Why Lanzarote is one cool Canary

June 12, 2018

By Ali Horsfall

It’s almost dusk on Famara beach – the sweeping stretch of sand on Lanzarote’s north-west coast. A solitary runner weaves across the dunes; surfers ride the frothy waves against a backdrop of pink-tinged cliffs.

In the nearby fishing hamlet where the streets are covered in sand, I tuck into tapas at surf hangout Hamburgueseria (‪El Calleron, Caleta de Famara) and soak up the barefoot, hippie vibe of the village.

Tim Jones, who runs Surf School Lanzarote, explains why some now call the island ‘Europe’s Hawaii’. “There’s a choice of really amazing surf spots here – from fun beach breaks to world-class reefs. And, of course, the end-of-the-world scenery has undeniable appeal.”

Add to this a very arty heartbeat, all-year sunshine and a slew of flights from most UK airports, and Lanzarote is fast earning its stripes as a cool destination.

Go slow

Away from the resorts of Puerto del Carmen, Costa Teguise and the capital city of Arrecife, Lanzarote’s north promises the go-slow life. In the pretty village of Arrieta, La Garita beach is golden and unspoiled. Ten minutes up the coastal road is notable Restaurante El Lago ‪(Calle Los Morros 27, Punta Mujeres). Settle on the front terrace for padrón peppers and a fresh-fish supper while watching the waves crash a few metres away.

The chic eco retreat Finca de Arrieta, named after the village, is a cluster of self-sufficient, solar-powered luxury yurts and cottages. There’s a resident donkey, hens that lay breakfast and an honesty shop stocked with freshly baked bread and wine from the local vineyards.

At the most northern tip of Lanzarote sits the village of Órzola. White sandy coves are begging to be explored and there’s a clutch of good seafood restaurants – try the sardines at Punta Fariones (‪La Quemadita 10, Orzola). From here, hop on a ferry and make the 2km crossing to La Graciosa. (€20 – £16 – return ticket, lineasromero.com).

La Graciosa island is part of the protected biosphere reserve of the Chinijo Archipelago, so there are no tarmac roads and no traffic. A great way to see it is by bike. Hire one by the port in Caleta del Sebo (3 Calle Mar de Barlovento) and cycle to Las Conchas – a stunning strip of beach with twinkly turquoise waters and hardly a human in sight.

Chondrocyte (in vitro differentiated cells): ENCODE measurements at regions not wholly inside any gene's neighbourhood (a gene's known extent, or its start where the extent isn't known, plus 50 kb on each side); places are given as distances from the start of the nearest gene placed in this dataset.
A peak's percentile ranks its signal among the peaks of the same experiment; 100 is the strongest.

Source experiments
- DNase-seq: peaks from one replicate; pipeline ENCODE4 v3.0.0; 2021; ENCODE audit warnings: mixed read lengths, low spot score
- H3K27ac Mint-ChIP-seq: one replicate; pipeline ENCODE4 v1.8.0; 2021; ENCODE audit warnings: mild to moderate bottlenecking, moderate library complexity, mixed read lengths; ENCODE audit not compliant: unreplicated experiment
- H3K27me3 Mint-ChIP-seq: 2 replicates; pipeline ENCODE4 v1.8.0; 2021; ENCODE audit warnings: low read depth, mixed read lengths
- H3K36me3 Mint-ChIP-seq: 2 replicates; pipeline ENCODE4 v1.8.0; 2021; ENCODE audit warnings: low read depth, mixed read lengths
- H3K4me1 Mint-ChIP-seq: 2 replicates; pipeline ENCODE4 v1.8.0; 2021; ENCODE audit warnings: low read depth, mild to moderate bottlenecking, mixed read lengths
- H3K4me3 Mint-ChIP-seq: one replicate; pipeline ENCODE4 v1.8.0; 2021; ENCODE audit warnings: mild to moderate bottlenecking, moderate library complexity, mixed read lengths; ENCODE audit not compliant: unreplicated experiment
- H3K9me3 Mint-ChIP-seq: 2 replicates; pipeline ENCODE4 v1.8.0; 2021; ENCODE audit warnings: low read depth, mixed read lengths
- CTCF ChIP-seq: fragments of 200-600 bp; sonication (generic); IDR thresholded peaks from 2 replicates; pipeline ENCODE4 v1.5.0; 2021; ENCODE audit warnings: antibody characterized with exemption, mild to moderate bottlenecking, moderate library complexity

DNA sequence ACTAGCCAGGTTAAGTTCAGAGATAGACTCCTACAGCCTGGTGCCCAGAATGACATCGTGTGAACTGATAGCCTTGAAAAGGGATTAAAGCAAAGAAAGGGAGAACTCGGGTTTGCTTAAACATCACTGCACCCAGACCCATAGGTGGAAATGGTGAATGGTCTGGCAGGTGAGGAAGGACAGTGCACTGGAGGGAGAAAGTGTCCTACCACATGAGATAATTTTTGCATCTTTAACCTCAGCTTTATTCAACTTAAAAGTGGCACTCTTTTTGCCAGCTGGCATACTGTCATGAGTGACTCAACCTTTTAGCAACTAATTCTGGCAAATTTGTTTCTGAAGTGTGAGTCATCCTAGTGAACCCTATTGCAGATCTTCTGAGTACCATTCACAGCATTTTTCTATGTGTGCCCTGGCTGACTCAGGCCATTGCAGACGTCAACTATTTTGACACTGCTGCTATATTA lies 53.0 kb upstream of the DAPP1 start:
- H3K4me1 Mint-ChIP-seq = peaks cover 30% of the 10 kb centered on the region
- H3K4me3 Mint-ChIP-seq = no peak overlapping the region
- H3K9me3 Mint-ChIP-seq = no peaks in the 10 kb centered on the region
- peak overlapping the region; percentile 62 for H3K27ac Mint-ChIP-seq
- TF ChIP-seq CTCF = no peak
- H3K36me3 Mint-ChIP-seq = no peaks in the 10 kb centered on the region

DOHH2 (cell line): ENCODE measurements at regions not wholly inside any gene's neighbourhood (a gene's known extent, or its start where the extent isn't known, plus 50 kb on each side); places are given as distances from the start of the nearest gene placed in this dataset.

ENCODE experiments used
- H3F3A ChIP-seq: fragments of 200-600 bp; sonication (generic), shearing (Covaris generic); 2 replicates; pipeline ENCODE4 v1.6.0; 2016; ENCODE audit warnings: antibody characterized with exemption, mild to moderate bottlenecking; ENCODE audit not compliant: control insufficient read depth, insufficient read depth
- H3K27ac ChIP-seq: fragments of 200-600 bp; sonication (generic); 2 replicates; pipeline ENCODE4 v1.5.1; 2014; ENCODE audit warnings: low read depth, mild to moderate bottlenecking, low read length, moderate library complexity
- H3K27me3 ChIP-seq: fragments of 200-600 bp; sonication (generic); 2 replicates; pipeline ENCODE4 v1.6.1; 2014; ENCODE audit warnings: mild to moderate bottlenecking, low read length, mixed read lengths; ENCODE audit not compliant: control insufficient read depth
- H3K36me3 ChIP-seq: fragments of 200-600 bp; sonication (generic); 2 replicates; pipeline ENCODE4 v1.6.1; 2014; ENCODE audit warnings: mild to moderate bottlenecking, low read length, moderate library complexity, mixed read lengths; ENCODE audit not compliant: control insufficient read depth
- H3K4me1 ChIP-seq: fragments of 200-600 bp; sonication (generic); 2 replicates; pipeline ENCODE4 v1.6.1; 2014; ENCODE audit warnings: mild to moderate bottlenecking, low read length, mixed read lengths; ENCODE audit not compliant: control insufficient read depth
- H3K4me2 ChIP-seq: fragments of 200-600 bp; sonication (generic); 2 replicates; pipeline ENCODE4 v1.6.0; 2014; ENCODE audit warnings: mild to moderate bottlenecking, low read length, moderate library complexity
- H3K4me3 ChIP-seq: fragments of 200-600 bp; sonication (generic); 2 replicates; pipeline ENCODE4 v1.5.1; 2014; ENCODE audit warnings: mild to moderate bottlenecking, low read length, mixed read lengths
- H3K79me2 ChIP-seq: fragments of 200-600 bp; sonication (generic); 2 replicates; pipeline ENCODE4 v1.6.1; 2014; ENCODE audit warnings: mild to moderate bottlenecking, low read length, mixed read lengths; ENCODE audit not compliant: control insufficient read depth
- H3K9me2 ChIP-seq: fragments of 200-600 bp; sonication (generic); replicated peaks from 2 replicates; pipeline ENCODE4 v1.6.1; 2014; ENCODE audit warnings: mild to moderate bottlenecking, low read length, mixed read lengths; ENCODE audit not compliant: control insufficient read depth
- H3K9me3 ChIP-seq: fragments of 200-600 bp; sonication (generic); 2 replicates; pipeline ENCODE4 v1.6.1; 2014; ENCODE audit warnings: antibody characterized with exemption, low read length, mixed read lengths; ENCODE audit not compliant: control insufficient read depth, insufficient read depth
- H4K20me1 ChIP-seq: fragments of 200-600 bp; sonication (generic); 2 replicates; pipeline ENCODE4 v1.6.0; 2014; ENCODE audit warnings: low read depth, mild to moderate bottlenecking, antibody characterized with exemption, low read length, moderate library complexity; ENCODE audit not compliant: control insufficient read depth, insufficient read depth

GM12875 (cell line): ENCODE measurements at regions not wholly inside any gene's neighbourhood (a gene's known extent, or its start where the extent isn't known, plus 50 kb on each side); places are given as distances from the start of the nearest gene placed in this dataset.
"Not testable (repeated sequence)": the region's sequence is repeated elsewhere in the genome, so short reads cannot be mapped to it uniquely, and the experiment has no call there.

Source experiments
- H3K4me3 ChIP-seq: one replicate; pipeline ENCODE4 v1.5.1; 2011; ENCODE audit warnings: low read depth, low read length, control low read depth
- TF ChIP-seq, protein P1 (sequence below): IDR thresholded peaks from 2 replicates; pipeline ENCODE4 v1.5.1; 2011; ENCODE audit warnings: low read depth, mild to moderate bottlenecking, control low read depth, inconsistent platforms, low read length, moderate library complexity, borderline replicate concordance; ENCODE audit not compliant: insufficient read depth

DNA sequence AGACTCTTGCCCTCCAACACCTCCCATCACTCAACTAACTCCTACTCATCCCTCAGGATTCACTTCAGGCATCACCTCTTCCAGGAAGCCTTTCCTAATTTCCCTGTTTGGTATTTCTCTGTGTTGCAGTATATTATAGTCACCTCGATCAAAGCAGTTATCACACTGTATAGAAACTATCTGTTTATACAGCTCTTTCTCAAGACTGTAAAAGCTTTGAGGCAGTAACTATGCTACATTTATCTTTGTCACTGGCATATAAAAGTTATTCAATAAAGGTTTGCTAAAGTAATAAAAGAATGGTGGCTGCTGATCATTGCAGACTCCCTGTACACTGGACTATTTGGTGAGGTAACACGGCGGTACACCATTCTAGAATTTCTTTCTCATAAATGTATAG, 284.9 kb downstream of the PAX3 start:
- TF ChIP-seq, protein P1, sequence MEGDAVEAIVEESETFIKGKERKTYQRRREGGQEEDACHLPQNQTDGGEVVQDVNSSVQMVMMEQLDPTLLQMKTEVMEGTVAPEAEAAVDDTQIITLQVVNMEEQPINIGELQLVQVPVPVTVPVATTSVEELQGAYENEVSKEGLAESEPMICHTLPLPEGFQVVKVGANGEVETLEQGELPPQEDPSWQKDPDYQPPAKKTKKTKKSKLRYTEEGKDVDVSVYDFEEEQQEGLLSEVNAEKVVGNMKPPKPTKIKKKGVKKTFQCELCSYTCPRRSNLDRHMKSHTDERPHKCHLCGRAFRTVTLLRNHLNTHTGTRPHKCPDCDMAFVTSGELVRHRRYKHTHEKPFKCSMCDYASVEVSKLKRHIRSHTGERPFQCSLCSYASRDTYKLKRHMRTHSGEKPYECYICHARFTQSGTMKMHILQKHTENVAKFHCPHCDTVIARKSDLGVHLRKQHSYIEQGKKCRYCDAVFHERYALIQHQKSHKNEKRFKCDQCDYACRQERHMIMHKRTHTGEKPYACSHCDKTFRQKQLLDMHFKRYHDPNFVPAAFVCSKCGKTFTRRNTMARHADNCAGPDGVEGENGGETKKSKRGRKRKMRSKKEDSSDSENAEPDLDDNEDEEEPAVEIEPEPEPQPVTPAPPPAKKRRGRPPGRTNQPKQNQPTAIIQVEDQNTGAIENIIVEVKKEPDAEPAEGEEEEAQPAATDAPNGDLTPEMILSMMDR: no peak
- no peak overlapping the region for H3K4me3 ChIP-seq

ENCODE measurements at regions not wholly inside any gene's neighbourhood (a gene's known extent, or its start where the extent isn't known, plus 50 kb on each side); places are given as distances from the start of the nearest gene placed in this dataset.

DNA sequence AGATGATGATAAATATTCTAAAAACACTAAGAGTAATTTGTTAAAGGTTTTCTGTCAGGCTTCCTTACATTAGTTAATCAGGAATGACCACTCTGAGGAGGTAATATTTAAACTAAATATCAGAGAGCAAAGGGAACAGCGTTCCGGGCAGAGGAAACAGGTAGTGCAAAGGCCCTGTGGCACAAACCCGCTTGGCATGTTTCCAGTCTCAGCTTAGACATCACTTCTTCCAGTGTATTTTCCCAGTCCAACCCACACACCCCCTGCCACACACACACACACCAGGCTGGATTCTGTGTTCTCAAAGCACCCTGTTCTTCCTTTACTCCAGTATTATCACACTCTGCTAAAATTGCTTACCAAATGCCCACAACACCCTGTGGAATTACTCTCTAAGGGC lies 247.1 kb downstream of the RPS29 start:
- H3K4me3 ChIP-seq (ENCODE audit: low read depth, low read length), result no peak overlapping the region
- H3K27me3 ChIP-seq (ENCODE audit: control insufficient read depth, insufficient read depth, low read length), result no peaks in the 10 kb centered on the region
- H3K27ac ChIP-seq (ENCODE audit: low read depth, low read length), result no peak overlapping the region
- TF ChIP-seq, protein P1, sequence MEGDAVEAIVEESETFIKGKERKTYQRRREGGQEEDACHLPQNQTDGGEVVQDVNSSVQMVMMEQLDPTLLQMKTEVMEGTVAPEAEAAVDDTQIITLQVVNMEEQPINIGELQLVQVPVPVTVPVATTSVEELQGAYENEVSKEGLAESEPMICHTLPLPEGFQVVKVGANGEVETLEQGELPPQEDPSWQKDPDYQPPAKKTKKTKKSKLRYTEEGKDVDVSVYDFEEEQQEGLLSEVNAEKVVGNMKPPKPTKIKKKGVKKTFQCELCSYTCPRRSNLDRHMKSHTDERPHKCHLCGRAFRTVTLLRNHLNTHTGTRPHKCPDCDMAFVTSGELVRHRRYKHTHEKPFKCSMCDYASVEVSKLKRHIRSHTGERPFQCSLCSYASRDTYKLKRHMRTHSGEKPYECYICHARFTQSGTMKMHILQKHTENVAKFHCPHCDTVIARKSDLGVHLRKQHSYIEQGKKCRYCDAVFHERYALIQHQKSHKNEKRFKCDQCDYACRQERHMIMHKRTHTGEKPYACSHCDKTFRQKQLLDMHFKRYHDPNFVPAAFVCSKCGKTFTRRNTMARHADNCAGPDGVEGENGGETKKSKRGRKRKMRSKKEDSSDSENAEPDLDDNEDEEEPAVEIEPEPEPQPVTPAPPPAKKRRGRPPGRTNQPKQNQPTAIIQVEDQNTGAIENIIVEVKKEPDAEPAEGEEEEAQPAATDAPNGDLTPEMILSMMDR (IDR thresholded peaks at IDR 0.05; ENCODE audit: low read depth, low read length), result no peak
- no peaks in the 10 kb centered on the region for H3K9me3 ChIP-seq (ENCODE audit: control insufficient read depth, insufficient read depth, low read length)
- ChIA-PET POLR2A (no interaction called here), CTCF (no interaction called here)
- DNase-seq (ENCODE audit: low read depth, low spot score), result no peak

Upscale stays

Playa Blanca, in the south, is the classiest of Lanzarote’s resorts with its handful of smart hotels, a buzzy beach and the shiny Marina Rubicon for boat spotting, boutiques and catch-of-the-day dinners.

The Princesa Yaiza is a chic beach-front complex with eight restaurants, six pools and a dreamy spa. Spacious bedrooms are standard.

For a fly-and-flop break with a five-star feel, Gran Castillo is an unhurried hotel set in tropical gardens with views out to Fuerteventura. The Balinese day beds by the pool set the mood.

A stone’s throw from both hotels are the wonderful Papagayo coves. They’re by no means the biggest secret on Lanzarote but are way too beautiful to be missed.

These powder-fine unserviced beaches are sheltered by tall cliffs and only accessible by a dirt track (with a £3 toll charge) that seems to deter the crowds. Be prepared to spot a nudist or few.

Lunar landscapes

300 years since Lanzarote’s last big volcanic eruption (when two-thirds of the island were covered with lava and ash), the lunar-like landscape dominates the island with two main volcanic massifs and plains dotted with craters and cones.

The surreal scenery is ravaged and absurdly beautiful.

Unsurprisingly, this dramatic backdrop is popular with movie-makers and the fashion set. “We recommend Lanzarote to clients as a stunning location to shoot commercials or fashion editorials because it feels like you’ve been to five different countries in a day,” says Andrew Downs of UK-based James English productions.

To admire the spectacular moonscape up close, take the fascinating Timanfaya National Park walking tour. The guided 3km hikes are free but need to be pre-booked.

Art house